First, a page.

Feeds

Apple blasts Real DRM translator

Investigating Harmony's 'legal implications'

  • alert
  • submit to reddit

Security for virtualized datacentres

Apple today described itself as "stunned" that Real Networks has dared to reverse engineer its FairPlay DRM system in order that Real's online music subscription service can be made compatible with the iPod.

Real launched its Harmony Technology earlier this week. The software essentially converts songs protected by Real's Helix DRM system into tracks guarded by FairPlay or Microsoft's Windows Media DRM mechanism.

Since the iPod doesn't support Helix, Harmony allows Real customers to download songs that can, after conversion, be played on the iPod.

Apple, however, said Real had "adopted the tactics and ethics of a hacker" in the development of Harmony. "We are investigating the implications of [Real's] actions under the DMCA and other laws," it said.

Real maintains there is no illegality since Harmony doesn't bypass either its own or Apple's DRM rules - it simply translates one set of rule formulations into the another.

Reverse engineering is a legal activity, but Apple could yet claim that Real used proprietary information for which it did not have a licence to help it in that endeavour. It may also allege that the process has violated its own copyrights.

Whatever legal course Apple may or may not take, it certainly warned that it may change FairPlay and break Harmony. "We strongly caution Real and their customers that when we update our iPod software from time to time it is highly likely that Real's Harmony technology will cease to work with current and future iPods," Apple said. ®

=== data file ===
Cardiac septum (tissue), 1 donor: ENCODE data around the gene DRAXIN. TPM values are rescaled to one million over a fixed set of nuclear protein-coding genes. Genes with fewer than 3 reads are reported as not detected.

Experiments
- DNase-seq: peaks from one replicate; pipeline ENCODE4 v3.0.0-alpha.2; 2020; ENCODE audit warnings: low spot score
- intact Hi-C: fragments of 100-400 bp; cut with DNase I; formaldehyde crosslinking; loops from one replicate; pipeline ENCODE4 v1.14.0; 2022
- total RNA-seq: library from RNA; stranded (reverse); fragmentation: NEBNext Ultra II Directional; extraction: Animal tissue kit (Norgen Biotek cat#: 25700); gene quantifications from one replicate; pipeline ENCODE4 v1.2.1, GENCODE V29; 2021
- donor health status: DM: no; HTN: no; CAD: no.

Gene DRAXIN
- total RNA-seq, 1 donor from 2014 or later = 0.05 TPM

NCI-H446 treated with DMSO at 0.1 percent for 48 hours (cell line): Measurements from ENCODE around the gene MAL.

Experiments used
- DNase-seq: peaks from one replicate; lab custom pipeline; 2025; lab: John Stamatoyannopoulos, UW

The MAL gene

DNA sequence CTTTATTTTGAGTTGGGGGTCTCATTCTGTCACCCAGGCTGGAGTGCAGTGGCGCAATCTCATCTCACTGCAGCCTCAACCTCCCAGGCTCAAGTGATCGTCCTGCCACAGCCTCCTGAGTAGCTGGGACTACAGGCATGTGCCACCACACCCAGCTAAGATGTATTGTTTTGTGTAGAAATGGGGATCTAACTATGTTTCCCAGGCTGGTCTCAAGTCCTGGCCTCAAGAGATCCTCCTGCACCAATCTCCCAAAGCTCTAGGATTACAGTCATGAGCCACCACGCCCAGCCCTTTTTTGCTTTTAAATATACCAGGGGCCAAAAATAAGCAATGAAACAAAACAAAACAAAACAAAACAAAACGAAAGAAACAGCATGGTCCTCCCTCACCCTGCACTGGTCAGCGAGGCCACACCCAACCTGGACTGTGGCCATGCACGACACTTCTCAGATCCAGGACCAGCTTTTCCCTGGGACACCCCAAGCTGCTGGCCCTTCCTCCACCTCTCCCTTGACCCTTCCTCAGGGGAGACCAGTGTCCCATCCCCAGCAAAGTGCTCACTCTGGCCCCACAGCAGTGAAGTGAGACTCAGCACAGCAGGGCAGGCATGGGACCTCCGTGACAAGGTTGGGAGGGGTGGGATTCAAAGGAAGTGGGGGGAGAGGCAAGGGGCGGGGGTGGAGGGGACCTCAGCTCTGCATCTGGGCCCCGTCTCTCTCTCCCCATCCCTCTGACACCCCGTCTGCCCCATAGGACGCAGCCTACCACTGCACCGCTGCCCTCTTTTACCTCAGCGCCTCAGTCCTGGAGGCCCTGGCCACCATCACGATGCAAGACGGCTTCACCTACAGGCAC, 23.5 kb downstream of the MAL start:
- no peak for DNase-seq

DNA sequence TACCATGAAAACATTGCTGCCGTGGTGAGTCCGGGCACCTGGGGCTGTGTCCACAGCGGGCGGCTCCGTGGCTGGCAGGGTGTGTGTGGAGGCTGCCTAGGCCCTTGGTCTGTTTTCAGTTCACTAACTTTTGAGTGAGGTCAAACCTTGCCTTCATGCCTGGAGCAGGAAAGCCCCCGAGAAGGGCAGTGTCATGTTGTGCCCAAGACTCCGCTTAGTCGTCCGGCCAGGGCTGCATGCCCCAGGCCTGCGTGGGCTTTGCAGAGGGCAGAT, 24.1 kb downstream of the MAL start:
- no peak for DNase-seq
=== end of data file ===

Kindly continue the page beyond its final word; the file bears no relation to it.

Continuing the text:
Related stories

Real to 'free' iPod from iTunes Music Store
DRM begins to work its magic
DRM begins to work its magic
Macrovision preps '99% effective' CD lock-in tech
P2Pers: we can make file-sharing secure and outsell iTunes
Duke develops iPod-equipped download army
More universities agree to RIAA/Napster 'protection'
Guilty until proven innocent - DRM the mobile phone way
Intel, MS and co. to tout copy-friendly DRM tech

Business security measures using SSL

More from The Register

next story
Hey, Scots. Microsoft's Bing thinks you'll vote NO to independence
World's top Google-finding website calls it for the UK
Phones 4u slips into administration after EE cuts ties with Brit mobe retailer
More than 5,500 jobs could be axed if rescue mission fails
Apple CEO Tim Cook: TV is TERRIBLE and stuck in the 1970s
The iKing thinks telly is far too fiddly and ugly – basically, iTunes
Phones 4u website DIES as wounded mobe retailer struggles to stay above water
Founder blames 'ruthless network partners' for implosion
Found inside ISIS terror chap's laptop: CELINE DION tunes
REPORT: Stash of terrorist material found in Syria Dell box
OECD lashes out at tax avoiding globocorps' location-flipping antics
You hear that, Amazon, Google, Microsoft et al?
Show us your Five-Eyes SECRETS says Privacy International
Refusal to disclose GCHQ canteen menus and prices triggers Euro Human Rights Court action
prev story

Whitepapers

Providing a secure and efficient Helpdesk
A single remote control platform for user support is be key to providing an efficient helpdesk. Retain full control over the way in which screen and keystroke data is transmitted.
WIN a very cool portable ZX Spectrum
Win a one-off portable Spectrum built by legendary hardware hacker Ben Heck
Storage capacity and performance optimization at Mizuno USA
Mizuno USA turn to Tegile storage technology to solve both their SAN and backup issues.
High Performance for All
While HPC is not new, it has traditionally been seen as a specialist area – is it now geared up to meet more mainstream requirements?
Security and trust: The backbone of doing business over the internet
Explores the current state of website security and the contributions Symantec is making to help organizations protect critical data and build trust with customers.